Mozambique: Mass media
Extracted from: Zefanias Matsimbe 2009 "Chapter 9: Mozambique" IN Denis Kadima and Susan Booysen (eds) Compendium of Elections in Southern Africa 1989-2009: 20 Years of Multiparty Democracy, EISA, Johannesburg, 319-321.
The constitution of Mozambique generally assures the right to freedom of expression and to freedom of the press, as well as the right to information.
The media in Mozambique is regulated by the Supreme Mass Media Council (Conselho Superior da Comunicação Social), an independent body. This regulatory body is entrusted with guaranteeing press freedom and the public's right to information. The media is governed by specific law. However, for electoral purposes electoral legislation establishes some provisions to guide the functioning of public media in order to achieve balanced and impartial election coverage of the contestants.
Section 29 of the electoral law (7/2007) specifies that candidates to the presidency of the Republic, political parties and party alliances running for the elections have the right to utilise the public broadcasting service and television during the electoral campaign to convey their message to voters. The CNE is vested with the authority to publish instructions to regulate free airtime allocation on public radio and television broadcasters for presidential candidates and for parties and alliances running in parliamentary elections. In general, it should be noted that the legal framework for the media fails to regulate the political communication of the public media in the periods outside the electoral campaign.
The CNE draws lots to determine the sequence of the candidates' airtime at least five days before the start of the campaign. Programmes must be pre-recorded and submitted to broadcasters at least four hours before transmission time. Candidates are accountable for the content of their advertisements. Political parties and groups of parties that field candidates to presidential and parliamentary elections are entitled to 15 minutes per week on Mozambican Television (TVM), five minutes per day on Rádio Moçambique, the national radio station, and five minutes per day on Rádio Moçambique's provincial stations. Political parties or candidates misusing the time allocated are subject to sanctions. Sanctions range from interruption of the airtime allocated to court cases.
By law (Section 29 of the Law 7/2007 of 26 February (Electoral Law)), free media access is limited to the public television and radio stations. Although the law allows for additional advertisements on private stations, parties typically do not buy extra time since electronic and print media do not have far-reaching coverage outside the main cities. Despite the low level of penetration, the mass media remains an important communication tool in the election processes in Mozambique. The public print media is compelled by law to include material related to electoral activities in all publications during the electoral campaign period (Section 32.3, Law 7/2007).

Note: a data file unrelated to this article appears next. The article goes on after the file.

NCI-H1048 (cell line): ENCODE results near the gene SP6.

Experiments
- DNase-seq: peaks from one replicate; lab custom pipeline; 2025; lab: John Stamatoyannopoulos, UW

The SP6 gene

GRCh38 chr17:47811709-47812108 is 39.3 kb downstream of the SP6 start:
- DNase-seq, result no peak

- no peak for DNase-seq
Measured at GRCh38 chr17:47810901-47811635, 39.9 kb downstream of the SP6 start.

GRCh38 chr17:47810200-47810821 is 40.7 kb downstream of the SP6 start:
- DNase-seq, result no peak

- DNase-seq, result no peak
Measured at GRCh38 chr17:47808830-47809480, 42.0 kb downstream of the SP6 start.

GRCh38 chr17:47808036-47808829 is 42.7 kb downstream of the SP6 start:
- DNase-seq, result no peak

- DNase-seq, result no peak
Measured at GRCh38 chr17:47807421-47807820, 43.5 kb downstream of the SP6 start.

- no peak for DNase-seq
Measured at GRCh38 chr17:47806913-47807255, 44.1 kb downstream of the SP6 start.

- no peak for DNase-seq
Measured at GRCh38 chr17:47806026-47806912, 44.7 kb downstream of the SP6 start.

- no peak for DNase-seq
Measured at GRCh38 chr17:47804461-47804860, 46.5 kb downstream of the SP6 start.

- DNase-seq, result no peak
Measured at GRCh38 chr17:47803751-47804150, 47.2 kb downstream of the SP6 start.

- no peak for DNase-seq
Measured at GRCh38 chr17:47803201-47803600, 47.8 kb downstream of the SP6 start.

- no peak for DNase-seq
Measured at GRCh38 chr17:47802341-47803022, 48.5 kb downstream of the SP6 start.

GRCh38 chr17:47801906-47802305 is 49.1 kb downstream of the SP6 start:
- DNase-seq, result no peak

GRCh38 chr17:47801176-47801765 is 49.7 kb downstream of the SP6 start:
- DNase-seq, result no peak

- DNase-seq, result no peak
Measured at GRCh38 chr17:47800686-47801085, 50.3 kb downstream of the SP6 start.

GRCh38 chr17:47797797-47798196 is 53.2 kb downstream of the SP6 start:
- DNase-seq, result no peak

The public media has been accused of unfair and differentiated treatment of candidates by opposition political parties in favour of the ruling party and its presidential candidate. However, an improvement in this situation has been visible from one election to the next.
The private media has been growing considerably in the last years. This has been seen as a forum for providing voters with more balanced information and one that is more critical of government while giving voice to the opposition. While the media sector is undergoing considerable expansion, most of the media houses are still based in Maputo. Mozambique has two state-controlled daily newspapers, namely Noticias, published in Maputo, and Diário de Moçambique, published in Beira and Maputo simultaneously, and one state-controlled weekly paper, Domingo. The Boletim da República is the official government gazette. There is also a government-controlled news agency, AIM. The private media print has been growing fast. It now includes four important weekly papers, namely Savana, O País, Zambeze and Magazine Independente, all published in Maputo. The number of private electronic newspapers, distributed by email or fax, has also increased considerably. Again, most of them are published in Maputo, with only a few published in other urban areas.
Mozambique has one state-controlled television station, the Televisão de Moçambique (TVM), broadcasting from Maputo and covering mostly urban areas in the country in Portuguese, but with some airtime allocated to local languages in Beira and Nampula. About five private television stations are based in Maputo and broadcast throughout the country. Rádio Moçambique (RM) is the state-owned radio station which covers most of the country, including rural areas. RM uses Portuguese and local languages in their local branches. It is the most important means of communication during election time. The number of private radio stations has been increasing considerably.
Agência de Informação de Moçambique [www] http://www.sortmoz.com/aimnews/ [Portuguese; opens new window] (accessed 30 Mar 2010).
Mozambique News Agency [www] http://www.poptel.org.uk/mozambique-news/ [English; opens new window] (accessed 30 Mar 2010).